Book Review: Odysseys

I’m a big fan of ye olde authors.  Ye olde being Homer, Virgil, Ovid, etc.  So when I saw these two re-tellings of Homer’s Odyssey, I had to read them.

The Lost Books of the Odyssey

The Lost Books of the Odyssey
by Zachary Mason

ISBN-13:  978-0374192150

I couldn’t believe that this was Zachary Mason’s first novel.  4/4 stars!  The novel is definitely more entertaining for anyone who’s read Homer’s Iliad and Odyssey, but I’d recommend it for anyone.  Basically, Odysseus returns home only to find that his doting wife, Penelope, has married a fat old man she knew to be impersonating Odysseus.   This book then goes onward to reimagine Homer’s Odyssey, playing on different variations of the pivotal moments of the Odyssey (the Cyclops is actually a farmer, for example).  If you haven’t read Homer before, the book’s wittiness may be more difficult to follow, but it’s a good story in itself.  Mason writes it so well (I like that it’s satirical in a kind of straightforward way) that you are basically obligated to enjoy the story.  Sometimes he’s overly witty in that you don’t understand what’s going on unless you wikipedia The Odyssey and refresh your memory about certain characters.  But it’s worth it, because this book is not one to be missed.  Don’t skip it over!  Come into the store and pick up your copy now.  I really guarantee you’re going to enjoy it.  I’ll probably read it again tonight.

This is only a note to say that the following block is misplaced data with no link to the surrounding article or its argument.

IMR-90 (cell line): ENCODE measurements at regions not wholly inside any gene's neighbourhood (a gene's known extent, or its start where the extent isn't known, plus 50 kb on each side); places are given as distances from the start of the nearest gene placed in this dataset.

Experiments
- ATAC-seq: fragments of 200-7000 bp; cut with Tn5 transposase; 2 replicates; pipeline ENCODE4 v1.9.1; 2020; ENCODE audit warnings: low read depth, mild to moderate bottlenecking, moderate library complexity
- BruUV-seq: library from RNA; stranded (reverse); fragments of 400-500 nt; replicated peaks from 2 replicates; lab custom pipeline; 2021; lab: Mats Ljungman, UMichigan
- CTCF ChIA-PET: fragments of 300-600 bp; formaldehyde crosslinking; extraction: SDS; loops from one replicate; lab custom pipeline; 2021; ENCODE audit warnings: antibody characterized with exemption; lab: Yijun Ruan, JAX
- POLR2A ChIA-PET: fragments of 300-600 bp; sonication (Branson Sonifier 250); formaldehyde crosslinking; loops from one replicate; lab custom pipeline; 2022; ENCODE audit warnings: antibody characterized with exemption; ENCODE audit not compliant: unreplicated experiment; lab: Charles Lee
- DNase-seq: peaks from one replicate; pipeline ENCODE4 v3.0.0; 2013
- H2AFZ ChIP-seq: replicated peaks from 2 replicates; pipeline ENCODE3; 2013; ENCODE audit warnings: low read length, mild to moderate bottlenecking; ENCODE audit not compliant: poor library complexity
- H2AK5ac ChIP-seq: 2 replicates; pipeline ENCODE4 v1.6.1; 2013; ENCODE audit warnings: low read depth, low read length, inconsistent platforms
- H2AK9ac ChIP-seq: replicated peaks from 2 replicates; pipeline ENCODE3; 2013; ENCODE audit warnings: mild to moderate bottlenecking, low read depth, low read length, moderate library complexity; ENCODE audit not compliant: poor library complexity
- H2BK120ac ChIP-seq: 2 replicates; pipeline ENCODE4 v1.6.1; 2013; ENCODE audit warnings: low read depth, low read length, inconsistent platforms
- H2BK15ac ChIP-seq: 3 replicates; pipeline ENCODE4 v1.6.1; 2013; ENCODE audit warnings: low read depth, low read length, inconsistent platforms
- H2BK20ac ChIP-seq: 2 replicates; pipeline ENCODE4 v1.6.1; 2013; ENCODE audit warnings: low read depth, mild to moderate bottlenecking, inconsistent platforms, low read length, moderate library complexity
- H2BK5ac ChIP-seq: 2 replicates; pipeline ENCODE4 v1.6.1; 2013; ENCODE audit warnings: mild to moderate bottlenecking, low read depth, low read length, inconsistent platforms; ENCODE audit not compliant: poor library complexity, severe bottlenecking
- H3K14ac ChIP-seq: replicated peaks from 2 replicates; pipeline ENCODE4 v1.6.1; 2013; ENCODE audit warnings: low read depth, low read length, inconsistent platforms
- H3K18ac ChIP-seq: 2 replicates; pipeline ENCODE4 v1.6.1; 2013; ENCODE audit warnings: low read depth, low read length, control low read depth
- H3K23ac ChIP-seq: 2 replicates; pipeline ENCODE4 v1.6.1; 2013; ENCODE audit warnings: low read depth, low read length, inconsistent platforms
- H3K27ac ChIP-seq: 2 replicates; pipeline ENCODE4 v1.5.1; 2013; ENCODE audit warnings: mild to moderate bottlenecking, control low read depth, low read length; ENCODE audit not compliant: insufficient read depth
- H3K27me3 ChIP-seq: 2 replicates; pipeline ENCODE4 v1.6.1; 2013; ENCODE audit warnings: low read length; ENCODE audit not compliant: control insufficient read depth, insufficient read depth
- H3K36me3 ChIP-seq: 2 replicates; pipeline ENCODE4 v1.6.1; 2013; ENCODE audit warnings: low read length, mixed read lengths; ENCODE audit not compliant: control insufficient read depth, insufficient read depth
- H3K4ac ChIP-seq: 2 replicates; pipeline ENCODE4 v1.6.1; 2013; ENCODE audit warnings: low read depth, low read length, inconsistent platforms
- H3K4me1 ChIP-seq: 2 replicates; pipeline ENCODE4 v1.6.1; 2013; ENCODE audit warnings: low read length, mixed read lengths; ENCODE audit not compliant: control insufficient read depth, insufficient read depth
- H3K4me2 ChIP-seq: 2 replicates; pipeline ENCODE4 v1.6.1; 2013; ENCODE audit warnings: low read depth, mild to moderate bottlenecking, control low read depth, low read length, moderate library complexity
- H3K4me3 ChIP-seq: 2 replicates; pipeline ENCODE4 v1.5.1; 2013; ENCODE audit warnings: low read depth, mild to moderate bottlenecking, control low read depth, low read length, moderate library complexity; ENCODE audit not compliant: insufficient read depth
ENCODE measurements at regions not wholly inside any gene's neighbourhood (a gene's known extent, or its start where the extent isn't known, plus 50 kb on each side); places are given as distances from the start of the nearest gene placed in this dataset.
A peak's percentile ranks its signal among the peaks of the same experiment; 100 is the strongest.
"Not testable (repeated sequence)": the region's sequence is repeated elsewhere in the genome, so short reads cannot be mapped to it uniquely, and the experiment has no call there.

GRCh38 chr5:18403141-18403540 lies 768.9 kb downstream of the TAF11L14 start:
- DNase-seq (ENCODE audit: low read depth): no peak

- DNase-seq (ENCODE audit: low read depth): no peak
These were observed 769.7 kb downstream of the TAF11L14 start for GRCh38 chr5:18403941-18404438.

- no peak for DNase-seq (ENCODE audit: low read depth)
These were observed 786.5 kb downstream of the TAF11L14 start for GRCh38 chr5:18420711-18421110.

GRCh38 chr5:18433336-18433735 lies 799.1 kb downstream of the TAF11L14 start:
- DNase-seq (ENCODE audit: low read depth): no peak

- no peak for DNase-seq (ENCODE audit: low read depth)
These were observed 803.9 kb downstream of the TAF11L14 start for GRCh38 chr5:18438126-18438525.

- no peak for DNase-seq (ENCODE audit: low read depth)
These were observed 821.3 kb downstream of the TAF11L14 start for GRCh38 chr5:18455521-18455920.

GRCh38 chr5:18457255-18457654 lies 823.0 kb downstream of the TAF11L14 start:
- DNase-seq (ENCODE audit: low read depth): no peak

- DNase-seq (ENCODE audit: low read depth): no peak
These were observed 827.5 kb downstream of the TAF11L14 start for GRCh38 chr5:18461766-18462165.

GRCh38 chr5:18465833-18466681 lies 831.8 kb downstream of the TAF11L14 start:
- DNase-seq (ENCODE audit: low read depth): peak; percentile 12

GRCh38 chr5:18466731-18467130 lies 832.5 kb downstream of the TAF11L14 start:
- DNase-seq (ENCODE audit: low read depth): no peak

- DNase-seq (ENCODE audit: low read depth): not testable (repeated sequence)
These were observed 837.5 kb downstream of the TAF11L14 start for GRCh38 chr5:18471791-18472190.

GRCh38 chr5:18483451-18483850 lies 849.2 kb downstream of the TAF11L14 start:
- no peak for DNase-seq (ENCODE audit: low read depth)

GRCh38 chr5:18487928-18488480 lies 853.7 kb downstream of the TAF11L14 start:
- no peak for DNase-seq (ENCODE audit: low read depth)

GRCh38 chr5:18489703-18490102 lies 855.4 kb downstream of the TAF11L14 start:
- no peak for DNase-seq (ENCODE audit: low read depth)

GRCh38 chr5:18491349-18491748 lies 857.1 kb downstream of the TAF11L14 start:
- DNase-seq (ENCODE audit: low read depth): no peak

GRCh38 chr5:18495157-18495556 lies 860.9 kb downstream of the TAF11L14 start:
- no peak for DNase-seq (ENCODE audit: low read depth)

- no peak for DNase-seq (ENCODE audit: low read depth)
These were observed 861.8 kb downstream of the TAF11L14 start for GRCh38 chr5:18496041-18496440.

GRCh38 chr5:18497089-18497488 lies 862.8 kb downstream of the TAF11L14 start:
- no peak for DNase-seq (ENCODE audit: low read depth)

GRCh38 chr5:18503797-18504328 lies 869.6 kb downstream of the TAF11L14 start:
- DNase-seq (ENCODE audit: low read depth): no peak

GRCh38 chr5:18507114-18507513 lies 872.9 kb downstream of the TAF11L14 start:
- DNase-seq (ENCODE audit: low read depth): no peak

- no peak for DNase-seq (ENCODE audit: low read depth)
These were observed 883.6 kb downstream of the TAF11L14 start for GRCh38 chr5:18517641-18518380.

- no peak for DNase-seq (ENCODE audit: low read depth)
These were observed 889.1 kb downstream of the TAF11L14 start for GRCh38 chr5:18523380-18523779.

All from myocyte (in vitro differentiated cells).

(The Infinities by John Banville reviewed below.)

The InfinitiesThe Infinities
John Banville

ISBN-13: 978-0307272799

Ok, I admit it.  I probably should read this book again – there are a lot of nuances I feel I missed the first time around.  Instead of my own synopsis, I’m posting the one from Publisher’s Weekly:

Having apparently exorcised his taste for bloody intrigue with his pseudonym, Benjamin Black, Banville returns to high form (and his given name) with a novel even more pristine than his Booker-winning The Sea. Old Adam Godley lies dying, flying through his past on the way to eternity while his brooding son (also named Adam) sleepwalks through his marriage to the amorous Helen, and young Adam’s loony sister, Petra, writes an encyclopedia of human morbidity. But Adam and his brood are not alone, nor is our narrator any detached third person: the gods are afoot, chiefly Hermes, disguised as a farmer, whispering to us of mortal love, guiding old Adam on his way, and laying bare all the Godleys’ secrets while divine Zeus conducts illicit amours with Helen. Hermes assures us that mortal speech is barely articulate gruntings, yet Banville has the perfect instrument for his textured prose, almost never as finely tuned as this. The narrative is rife with asides, but it is to the common trajectory of a life that—despite the noise crowding ailing Adam’s repose—it lends its most consoling notes, elevating the temporal and profane to the holy eternal.

The Infinities is Greek mythology retold through the life of dying Adam Godley.  Some of it is modern and some of it is divinely Greek; Banville tells it well, blending it together.  The book itself is thought-provoking, but moves a little bit slowly.  It’s definitely one of those books for people who (a) enjoy Banville and (b) enjoy literary fiction.  Banville’s latest novel is not a quick read, but if you’re into Greek Mythology, it’s definitely one not to pass up – take it on your vacation.  (And maybe wait till it comes out in paperback, too.)

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